Hand Held 3D Scanning for Cultural Heritage: Experimenting Low Cost Structure Sensor Scan

Hand Held 3D Scanning for Cultural Heritage: Experimenting Low Cost Structure Sensor Scan

Dario Allegra (University of Catania, Italy), Giovanni Gallo (University of Catania, Italy), Laura Inzerillo (University of Palermo, Italy), Marcella Lombardo (University of Catania, Italy), Filippo L. M. Milotta (University of Catania, Italy), Cettina Santagati (University of Catania, Italy) and Filippo Stanco (University of Catania, Italy)
DOI: 10.4018/978-1-5225-0675-1.ch016
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In the last years 3D scanning has become an important resource in many fields, in particular it has played a key role in study and preservation of Cultural Heritage. Moreover today, thanks to the miniaturization of electronic components, it has been possible produce a new category of 3D scanners, also known as handheld scanners. Handheld scanners combine a relatively low cost with the advantage of the portability. The aim of this chapter is two-fold: first, a survey about the most recent 3D handheld scanners is presented. As second, a study about the possibility to employ the handheld scanners in the field of Cultural Heritage is conducted. In this investigation, a doorway of the Benedictine Monastery of Catania, has been used as study case for a comparison between stationary Time of Flight scanner, photogrammetry-based 3D reconstruction and handheld scanning. The study is completed by an evaluation of the meshes quality obtained with the three different kinds of technology and a 3D modeling reproduction of the case-study doorway.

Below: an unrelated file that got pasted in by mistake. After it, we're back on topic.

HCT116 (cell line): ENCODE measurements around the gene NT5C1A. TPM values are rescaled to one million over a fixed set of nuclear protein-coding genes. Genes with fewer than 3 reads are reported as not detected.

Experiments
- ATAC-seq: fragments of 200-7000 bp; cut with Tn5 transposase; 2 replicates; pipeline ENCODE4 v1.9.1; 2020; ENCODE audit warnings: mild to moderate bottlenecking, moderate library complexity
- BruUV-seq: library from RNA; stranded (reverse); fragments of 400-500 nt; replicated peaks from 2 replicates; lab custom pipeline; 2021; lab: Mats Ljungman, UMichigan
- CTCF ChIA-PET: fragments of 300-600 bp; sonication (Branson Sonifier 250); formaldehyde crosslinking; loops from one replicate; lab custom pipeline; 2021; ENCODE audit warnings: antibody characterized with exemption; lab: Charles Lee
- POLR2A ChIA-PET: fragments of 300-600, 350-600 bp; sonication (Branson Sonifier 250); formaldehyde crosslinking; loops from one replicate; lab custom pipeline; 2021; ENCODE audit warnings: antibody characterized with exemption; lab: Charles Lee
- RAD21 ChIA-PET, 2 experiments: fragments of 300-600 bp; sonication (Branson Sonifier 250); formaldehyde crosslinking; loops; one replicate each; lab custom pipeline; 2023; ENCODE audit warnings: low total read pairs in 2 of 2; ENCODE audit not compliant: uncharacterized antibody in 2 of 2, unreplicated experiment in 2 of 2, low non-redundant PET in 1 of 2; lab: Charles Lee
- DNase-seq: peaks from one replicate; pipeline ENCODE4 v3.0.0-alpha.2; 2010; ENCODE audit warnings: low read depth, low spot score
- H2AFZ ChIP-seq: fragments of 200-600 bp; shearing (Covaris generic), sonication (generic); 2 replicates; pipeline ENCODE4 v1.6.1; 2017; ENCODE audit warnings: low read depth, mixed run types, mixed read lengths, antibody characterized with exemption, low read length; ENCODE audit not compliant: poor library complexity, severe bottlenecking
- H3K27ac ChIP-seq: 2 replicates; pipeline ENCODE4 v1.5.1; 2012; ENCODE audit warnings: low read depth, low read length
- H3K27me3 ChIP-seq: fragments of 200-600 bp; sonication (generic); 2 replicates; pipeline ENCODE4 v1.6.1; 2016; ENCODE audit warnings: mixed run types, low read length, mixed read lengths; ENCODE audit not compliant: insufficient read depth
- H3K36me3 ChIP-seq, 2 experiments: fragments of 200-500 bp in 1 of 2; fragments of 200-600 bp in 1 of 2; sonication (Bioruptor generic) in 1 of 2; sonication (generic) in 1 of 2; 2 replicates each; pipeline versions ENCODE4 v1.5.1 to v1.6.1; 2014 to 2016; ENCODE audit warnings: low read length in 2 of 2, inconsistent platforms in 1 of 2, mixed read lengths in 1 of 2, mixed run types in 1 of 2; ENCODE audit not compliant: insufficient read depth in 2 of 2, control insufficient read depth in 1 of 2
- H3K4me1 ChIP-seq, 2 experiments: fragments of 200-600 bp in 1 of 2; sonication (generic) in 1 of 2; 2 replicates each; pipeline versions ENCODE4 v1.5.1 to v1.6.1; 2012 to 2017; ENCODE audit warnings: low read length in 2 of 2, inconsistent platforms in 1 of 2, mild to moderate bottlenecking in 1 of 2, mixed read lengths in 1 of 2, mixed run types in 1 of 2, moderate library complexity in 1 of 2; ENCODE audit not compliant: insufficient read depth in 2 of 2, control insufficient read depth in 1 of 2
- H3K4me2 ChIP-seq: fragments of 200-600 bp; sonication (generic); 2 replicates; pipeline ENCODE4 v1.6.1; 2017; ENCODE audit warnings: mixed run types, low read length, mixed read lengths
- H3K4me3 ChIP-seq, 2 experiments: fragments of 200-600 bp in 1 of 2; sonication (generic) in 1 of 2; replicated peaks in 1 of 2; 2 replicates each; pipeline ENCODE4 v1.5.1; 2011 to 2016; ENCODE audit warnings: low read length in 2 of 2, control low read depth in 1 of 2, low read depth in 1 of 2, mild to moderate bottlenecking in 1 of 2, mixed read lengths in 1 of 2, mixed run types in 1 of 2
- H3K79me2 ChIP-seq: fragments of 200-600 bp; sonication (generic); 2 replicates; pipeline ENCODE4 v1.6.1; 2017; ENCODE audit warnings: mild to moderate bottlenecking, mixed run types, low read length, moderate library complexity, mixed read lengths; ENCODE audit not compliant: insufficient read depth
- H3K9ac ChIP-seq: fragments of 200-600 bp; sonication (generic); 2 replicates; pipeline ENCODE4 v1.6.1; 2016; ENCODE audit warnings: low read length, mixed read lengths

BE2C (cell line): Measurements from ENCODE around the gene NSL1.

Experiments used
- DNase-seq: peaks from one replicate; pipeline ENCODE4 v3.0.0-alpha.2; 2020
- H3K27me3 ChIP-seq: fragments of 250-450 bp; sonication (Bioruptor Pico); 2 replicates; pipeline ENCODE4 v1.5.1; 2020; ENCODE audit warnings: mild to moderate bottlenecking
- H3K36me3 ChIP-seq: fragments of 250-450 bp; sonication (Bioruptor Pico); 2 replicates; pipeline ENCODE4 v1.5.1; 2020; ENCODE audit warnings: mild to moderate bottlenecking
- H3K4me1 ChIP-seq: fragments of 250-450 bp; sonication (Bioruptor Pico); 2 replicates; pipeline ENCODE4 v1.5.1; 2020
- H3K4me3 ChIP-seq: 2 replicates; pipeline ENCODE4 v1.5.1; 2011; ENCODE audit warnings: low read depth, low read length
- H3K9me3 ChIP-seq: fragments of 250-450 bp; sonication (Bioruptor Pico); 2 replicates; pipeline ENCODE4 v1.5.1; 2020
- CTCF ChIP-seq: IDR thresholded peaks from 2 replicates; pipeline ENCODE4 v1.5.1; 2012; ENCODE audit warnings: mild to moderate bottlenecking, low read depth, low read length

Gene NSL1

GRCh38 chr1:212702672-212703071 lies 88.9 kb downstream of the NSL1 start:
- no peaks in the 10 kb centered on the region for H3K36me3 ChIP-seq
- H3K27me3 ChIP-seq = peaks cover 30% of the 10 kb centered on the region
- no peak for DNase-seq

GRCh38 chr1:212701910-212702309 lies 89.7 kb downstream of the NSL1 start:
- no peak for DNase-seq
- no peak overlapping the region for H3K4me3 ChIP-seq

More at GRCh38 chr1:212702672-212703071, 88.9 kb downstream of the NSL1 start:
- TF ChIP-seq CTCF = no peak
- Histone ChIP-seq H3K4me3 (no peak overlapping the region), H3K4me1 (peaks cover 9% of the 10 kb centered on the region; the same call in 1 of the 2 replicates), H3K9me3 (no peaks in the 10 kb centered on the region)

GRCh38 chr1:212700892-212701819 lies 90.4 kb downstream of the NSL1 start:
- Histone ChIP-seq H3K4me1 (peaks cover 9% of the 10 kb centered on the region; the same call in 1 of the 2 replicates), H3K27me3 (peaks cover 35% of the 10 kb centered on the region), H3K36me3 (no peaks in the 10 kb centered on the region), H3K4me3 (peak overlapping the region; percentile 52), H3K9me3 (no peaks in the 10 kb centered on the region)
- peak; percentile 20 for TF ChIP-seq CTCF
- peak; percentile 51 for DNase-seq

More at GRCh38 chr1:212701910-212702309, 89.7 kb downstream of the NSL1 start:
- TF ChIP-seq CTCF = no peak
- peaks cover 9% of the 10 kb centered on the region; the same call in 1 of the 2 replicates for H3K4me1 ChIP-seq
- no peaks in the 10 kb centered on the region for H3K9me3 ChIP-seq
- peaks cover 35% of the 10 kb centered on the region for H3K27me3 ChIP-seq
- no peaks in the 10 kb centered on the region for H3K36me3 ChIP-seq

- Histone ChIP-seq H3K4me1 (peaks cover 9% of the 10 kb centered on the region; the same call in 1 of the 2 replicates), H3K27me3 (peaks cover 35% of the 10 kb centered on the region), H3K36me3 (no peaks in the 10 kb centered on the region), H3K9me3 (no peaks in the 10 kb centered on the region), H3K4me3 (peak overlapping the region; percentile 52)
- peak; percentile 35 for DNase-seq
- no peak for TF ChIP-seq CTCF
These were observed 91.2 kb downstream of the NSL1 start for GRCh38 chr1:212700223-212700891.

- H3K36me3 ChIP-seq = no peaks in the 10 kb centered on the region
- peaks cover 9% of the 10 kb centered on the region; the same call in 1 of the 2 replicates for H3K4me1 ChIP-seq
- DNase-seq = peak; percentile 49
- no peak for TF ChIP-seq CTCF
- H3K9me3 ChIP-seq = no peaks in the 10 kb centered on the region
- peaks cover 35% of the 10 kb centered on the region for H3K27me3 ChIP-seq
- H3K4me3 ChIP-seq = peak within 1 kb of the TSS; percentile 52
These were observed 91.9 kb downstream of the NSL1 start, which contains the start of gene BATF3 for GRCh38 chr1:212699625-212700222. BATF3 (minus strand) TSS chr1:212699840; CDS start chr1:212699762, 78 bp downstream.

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3D scanning has gone a long way since its first appearance in cultural heritage digitization and modeling (Remondino, 2011; Bandiera et al, 2010; Benedetti et al, 2010; Andreozzi, 2003). The costly and bulky scanners of few years ago are lagging behind some new emerging technologies that are delivering a long term dream of the practitioner of cultural heritage: fast, accurate, low cost, “personal” scanning with a hand held device. The scanning methodology at the focus of this study is hence well distinct from the well tested, reliable, but costly active laser scanning or Time of Flight (ToF) scanning. Point cloud collection of an artifact is just the begin of several different pipelines, as a matter of fact the effectiveness of a tool should always be tested against the final use one wish to do with the collected data, such as, e. g.: documenting an artifact to diagnose problems in its preservation and plan restoration and/or protection actions; creating a digital representation of the artifact for pure archival reasons; building a photo realistic representation for use in virtual tour; making a vectorial simplified representation in order to produce, through 3d printing techniques, a copy (maquette) of the original.

Among the emerging low cost hand held scanners we have chosen the Structure Sensor device to verify a 3D pipeline acquisition on an Architectural Cultural Heritage object: the XVIII century doorway placed in the monastery of Benedettini in Catania, listed in UNESCO’ world heritage list. Envisioning the massive use of this cheap and easy to use device in the next years, it is necessary to test its effectiveness in terms of easiness of 3D data collection, processing, mesh resolution and metric accuracy against the size and features of the objects in order to identify the possible fields of application. The features of the chosen case study, in terms of dimension and richness of details, well fit with the aim of this research due to the presence of both planar, complex (mouldings) and sculpted geometries.